A rush of cool air surrounded Andre like a whirlwind, cooling him as he barreled across the city in an instant. Cars seemed to be standing still, like a blurry photograph he’d seen online. He glanced down and saw the blur of his white socks and shoes. The shoes; the shoes he’d been given that weren’t like any other. In a few minutes, he left the city behind; he was on the highway but he probably wasn’t even in New York State anymore. He had practiced around the track when they had given him the shoes, and had run across the city before, but never gone this far. He stopped when he crossed a bridge and stared up at the sky. He didn’t feel tired. He’d get a bottle of water a few hundred miles down the road.

As the countryside blurred past him, he kept his eye on the highway signs, glad he’d memorized the route. He could see the trees and the fences and was glad for the blue sky; it had been raining in New York City before he started out, and he’d been worried about slipping in a puddle. Especially at a thousand miles per hour or whatever he was doing. He slowed down just a little; he’d seen a greenish sign up ahead: Now Entering Colorado. He sped up; he wasn’t sure about roaring up the Rocky Mountains and so, his next chance, he took the highway south. He’d hit the desert roads, maybe Texas through New Mexico where it was flat.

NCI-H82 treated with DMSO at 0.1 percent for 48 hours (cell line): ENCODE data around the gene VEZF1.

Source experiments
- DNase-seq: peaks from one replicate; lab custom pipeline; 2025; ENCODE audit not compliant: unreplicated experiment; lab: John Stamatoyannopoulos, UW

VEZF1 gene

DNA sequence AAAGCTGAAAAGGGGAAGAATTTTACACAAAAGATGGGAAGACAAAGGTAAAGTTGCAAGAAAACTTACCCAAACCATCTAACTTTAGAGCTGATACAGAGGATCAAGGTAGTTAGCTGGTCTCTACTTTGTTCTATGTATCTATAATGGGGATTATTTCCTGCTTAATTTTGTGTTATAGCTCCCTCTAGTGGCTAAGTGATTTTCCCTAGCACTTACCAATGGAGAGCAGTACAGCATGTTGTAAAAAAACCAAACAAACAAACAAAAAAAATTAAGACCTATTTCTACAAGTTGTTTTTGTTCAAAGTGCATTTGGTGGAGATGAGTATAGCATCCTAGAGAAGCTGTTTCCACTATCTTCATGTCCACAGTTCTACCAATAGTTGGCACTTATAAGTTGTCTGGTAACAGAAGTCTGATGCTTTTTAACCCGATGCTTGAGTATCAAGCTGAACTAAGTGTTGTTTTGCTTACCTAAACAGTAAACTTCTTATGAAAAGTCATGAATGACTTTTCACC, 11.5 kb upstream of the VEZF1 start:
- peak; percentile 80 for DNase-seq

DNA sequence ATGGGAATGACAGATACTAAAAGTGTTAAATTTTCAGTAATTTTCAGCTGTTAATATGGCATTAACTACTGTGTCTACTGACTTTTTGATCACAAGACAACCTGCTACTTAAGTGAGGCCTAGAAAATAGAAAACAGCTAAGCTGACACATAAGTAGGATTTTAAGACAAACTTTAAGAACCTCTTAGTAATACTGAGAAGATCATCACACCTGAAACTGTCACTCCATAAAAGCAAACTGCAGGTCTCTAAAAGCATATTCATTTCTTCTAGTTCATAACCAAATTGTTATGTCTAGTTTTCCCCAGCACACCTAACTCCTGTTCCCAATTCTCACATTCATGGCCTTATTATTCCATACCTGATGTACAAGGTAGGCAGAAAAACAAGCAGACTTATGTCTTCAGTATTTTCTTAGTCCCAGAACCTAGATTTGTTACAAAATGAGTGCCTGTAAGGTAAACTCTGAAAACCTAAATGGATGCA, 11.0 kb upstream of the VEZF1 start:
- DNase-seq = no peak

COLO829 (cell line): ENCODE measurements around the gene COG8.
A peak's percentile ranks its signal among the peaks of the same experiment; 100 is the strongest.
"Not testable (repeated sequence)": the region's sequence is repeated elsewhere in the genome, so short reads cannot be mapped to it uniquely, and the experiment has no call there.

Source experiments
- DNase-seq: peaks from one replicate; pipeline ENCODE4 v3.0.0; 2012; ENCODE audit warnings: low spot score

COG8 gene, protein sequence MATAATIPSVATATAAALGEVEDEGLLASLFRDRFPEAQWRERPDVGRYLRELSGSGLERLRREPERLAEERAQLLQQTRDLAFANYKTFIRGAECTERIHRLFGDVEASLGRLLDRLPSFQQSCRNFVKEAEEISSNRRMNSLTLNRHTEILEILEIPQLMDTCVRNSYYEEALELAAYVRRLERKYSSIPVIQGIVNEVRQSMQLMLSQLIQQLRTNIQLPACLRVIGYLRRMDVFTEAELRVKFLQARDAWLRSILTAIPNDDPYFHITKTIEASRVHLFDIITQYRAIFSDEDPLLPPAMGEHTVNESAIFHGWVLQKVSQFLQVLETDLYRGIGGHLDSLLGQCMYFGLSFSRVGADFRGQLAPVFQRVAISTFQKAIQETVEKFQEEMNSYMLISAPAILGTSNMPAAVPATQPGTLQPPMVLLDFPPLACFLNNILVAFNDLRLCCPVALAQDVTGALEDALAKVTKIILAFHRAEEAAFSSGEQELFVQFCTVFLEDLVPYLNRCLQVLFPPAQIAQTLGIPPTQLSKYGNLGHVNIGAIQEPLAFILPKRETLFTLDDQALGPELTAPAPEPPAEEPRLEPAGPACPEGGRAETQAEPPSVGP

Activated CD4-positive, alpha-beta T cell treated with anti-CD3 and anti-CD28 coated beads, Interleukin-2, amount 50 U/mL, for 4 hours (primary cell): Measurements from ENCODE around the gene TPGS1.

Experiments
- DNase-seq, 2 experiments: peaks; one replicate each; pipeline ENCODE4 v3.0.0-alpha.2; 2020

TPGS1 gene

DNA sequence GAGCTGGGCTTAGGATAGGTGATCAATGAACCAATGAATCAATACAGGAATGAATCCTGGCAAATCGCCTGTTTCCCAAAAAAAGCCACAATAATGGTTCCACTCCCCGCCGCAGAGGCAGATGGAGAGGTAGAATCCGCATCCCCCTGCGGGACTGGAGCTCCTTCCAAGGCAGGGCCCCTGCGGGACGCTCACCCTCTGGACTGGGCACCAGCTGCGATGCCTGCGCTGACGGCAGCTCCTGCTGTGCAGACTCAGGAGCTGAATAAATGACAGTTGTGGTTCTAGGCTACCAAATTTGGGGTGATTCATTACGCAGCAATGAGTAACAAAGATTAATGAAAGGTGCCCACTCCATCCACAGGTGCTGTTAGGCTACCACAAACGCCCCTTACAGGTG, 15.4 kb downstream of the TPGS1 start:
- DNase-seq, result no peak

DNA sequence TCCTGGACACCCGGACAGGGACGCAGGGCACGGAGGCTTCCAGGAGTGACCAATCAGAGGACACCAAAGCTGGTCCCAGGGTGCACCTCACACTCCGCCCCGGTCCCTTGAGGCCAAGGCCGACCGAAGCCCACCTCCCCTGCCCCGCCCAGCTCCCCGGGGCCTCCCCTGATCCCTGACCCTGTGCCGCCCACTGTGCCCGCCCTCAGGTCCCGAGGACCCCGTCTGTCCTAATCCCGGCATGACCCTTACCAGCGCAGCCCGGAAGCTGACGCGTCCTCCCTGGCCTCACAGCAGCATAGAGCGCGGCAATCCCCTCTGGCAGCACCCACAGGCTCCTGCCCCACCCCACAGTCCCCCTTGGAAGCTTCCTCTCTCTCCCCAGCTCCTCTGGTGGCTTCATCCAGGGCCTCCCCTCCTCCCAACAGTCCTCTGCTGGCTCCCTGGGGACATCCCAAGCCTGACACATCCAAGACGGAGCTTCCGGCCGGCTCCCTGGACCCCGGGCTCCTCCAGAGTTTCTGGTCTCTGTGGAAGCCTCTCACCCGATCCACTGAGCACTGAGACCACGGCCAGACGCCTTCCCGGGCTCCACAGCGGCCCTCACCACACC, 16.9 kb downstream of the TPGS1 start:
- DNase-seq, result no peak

Andre wasn’t sure of the town, but he knew it was past the Colorado border, maybe in New Mexico when he slowed down with a screech and a cloud of dust, then walked into a convenience store, past a row of t-shirts for sale and grabbed a bottle of water. He walked outside the store sipping the water and gazed around. Flat and hot. A few minutes later, he crumpled up the empty bottle and tossed it in the trash can by the gas pumps as he accelerated onto the highway, the other cars seemingly standing still.

The desert blurred into pinks and reds and yellows. Andre could feel the heat through the swirl of cooling air. He wished he’d bought another water. He could see one of those truck stops out of the corner of his eye; he sped into it, grabbed a bottle of water from the cooler and sped out, the customers and clerks seemingly frozen in place. Then he thought the better of it, sped back in and tossed a buck on the counter by the register and sped off again.